2.3 Additional unnecessary read addresses (invalid address) that are generated for the addresses added by the offset value can be excluded when the stored interleaved data bits are output (see page 7, lines 15 to 17, and page 10, lines 32 and 33). It seems that this enables efficient interleaving of data frame sizes that cannot be expressed as a multiple of 2**(m).
2.4 In the case of a specific interleaver (i.e. an interleaver for a specific data frame size), suitable values of group number Ng and exponent m can be determined through computer simulation and a search algorithm to optimally satisfy the interleaver properties (see page 7, lines 6 to 8).
3. Claim 1: Clarity and support by the description, Article 84 EPC
3.1 Present claim 1 specifies that "the device is adapted to generate L addresses, which are smaller in number than N = Ng x 2**(m) virtual addresses for reading data from said interleaver memory in which L data bits are stored". The board notes that in the contested decision the examining division reasoned that the definition "L addresses, which are smaller in number than N = Ng × 2**(m) virtual addresses" was meaningless because for any value of L, infinitely many combinations of m and Ng could be found, for which L is smaller than Ng × 2**(m). According to the examining division, claim 1 did not imply anything about optimal choices of m and Ng. Even when it was assumed that m>1, as was only defined in claim 7, then m=2 would be allowed, leading to improperly high values of Ng (which should be avoided; page 7, lines 21 to 28) for realistic values of L (at least several hundred bits, as in the disclosed examples). The examining division concluded that claim 1 was not supported by the description, contrary to Article 84 EPC.
The board considers that the present application does disclose interleaver device structures that are adapted to generate a number L of addresses which is smaller than a number N of virtual addresses that can be expressed as an integer multiple Ng of a power of 2 (i.e. N = Ng × 2**(m) where Ng and m are integers greater than 1). Specifically, in the embodiment of figures 7 and 8, a random address generator 221 sequentially stores addresses in an address buffer 817 (see figure 8). The addresses are generated using a plurality Ng of pseudo noise generators, numbered #0, #1 ... #Ng-2 and #Ng-1. Each pseudo noise generator generates an m bit output that is modified using a subtracter 818, multiplexer 813, comparator 814 and counter 815 and used to set the m low address bits of the address buffer 817 (see figure 8). This provides 2**(m) addresses. The high address bits of the address buffer 817 are set by the output of a counter 816 that sequentially selects from among the Ng pseudo noise generators. Hence the address buffer 817 is able to sequentially store Ng × 2**(m) addresses. This corresponds to the N virtual addresses specified in claim 1. Thereafter, a comparator 222, selector 223 and subtracter 224 are used (see figure 7) to delete addresses that are regarded as invalid addresses (see page 13, lines 1 to 6). The invalid addresses are unnecessary read addresses generated by an offset value (OSV) (see page 7, lines 15 to 17). Hence, the device as set out in the description is able to generate L addresses, which are smaller in number than N = Ng x 2**(m) virtual addresses.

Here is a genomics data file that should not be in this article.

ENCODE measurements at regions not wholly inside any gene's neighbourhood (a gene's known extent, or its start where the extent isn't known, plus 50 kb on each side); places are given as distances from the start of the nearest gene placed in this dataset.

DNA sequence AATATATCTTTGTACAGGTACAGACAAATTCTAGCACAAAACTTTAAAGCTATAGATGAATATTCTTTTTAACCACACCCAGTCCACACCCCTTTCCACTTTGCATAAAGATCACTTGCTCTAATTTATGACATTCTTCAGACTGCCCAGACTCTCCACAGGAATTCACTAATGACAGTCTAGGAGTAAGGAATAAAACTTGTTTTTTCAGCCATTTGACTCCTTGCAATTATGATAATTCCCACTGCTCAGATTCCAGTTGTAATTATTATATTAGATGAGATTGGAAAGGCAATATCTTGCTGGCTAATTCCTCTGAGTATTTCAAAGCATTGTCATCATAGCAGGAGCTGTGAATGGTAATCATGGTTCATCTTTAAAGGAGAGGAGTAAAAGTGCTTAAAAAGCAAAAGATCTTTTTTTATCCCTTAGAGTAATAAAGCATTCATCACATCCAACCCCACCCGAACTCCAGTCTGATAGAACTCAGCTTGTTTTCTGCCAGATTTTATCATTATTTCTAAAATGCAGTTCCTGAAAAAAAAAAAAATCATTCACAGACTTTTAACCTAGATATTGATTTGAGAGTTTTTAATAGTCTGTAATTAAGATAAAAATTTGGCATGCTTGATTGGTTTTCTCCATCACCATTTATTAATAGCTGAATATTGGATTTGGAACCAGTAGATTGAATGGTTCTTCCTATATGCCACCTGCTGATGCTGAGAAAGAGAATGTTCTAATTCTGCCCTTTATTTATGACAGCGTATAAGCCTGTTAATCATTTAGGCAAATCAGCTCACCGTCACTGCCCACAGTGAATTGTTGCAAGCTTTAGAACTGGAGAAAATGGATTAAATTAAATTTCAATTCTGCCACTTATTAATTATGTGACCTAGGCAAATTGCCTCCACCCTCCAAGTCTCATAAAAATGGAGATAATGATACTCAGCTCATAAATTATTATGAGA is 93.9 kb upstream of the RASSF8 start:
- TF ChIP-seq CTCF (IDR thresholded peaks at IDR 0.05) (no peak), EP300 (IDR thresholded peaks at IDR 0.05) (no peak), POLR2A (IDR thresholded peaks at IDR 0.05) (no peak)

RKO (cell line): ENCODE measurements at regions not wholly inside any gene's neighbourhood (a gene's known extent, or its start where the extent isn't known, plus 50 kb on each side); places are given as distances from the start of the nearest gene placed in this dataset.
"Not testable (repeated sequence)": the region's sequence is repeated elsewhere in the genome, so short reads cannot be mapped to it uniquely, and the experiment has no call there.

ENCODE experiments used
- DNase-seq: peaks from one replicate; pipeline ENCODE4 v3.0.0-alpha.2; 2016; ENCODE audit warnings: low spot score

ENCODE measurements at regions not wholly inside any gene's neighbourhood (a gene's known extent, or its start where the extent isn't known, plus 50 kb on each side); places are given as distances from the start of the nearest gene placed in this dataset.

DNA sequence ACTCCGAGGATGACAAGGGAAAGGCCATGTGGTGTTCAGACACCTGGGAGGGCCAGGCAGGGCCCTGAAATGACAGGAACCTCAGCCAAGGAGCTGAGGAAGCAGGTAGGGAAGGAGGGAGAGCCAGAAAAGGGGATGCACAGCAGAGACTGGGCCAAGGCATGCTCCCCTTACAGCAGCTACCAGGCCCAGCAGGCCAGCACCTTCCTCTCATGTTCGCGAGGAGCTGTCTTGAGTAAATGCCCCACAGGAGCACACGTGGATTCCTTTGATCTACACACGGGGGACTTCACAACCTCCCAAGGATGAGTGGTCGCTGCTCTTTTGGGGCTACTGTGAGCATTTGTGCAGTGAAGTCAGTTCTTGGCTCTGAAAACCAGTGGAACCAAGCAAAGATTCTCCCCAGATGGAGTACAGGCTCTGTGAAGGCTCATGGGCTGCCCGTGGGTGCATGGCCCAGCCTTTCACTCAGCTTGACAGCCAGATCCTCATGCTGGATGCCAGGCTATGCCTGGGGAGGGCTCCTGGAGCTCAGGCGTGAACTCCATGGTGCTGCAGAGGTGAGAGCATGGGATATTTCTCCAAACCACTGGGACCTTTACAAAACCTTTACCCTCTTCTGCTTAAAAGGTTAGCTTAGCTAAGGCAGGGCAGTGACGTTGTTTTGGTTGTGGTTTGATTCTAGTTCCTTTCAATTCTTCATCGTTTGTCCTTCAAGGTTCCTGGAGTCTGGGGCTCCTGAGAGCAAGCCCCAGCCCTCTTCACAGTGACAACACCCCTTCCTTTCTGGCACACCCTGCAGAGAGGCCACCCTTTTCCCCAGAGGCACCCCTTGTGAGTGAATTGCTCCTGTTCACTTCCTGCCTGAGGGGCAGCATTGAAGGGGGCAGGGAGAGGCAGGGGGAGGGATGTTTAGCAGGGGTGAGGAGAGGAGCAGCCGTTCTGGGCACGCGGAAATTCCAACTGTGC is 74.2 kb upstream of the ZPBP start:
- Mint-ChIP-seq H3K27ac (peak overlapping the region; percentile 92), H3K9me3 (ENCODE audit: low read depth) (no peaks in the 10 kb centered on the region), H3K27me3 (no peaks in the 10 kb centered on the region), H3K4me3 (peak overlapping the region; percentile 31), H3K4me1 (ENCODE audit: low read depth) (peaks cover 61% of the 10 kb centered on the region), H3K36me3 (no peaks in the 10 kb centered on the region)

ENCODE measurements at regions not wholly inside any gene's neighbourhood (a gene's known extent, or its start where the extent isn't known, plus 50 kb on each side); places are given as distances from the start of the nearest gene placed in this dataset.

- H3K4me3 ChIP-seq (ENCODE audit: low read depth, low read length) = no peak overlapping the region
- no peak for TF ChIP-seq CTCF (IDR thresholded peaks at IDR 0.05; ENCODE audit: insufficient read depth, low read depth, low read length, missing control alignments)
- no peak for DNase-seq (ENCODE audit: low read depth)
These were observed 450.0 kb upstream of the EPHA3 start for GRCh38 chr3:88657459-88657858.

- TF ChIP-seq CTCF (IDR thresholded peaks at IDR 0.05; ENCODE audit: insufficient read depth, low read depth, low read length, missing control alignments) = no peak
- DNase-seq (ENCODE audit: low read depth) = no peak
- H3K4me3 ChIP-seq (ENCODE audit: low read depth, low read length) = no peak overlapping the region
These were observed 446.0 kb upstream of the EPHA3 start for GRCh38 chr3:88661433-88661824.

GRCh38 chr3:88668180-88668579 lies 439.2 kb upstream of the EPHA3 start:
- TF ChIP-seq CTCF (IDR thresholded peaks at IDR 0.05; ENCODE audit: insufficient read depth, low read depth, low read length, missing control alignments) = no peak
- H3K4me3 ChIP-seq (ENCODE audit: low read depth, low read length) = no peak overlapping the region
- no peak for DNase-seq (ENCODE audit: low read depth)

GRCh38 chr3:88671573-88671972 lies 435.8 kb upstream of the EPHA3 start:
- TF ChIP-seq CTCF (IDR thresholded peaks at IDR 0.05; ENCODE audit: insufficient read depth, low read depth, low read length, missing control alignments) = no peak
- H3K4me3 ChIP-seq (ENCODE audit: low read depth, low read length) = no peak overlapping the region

It may indeed be true that claim 1 does not imply anything about optimal choices of m and Ng, but it is not a requirement of the European Patent Convention, and in particular not a requirement of Article 84 EPC, that the claims should specify the optimum way of carrying out the invention. Hence, the board sees no reason to object to the claimed feature that "the device is adapted to generate L addresses, which are smaller in number than N = Ng x 2**(m) virtual addresses for reading data from said interleaver memory in which L data bits are stored".
3.2 Notwithstanding the above, the board considers that claim 1 is not supported by the description for the following reasons.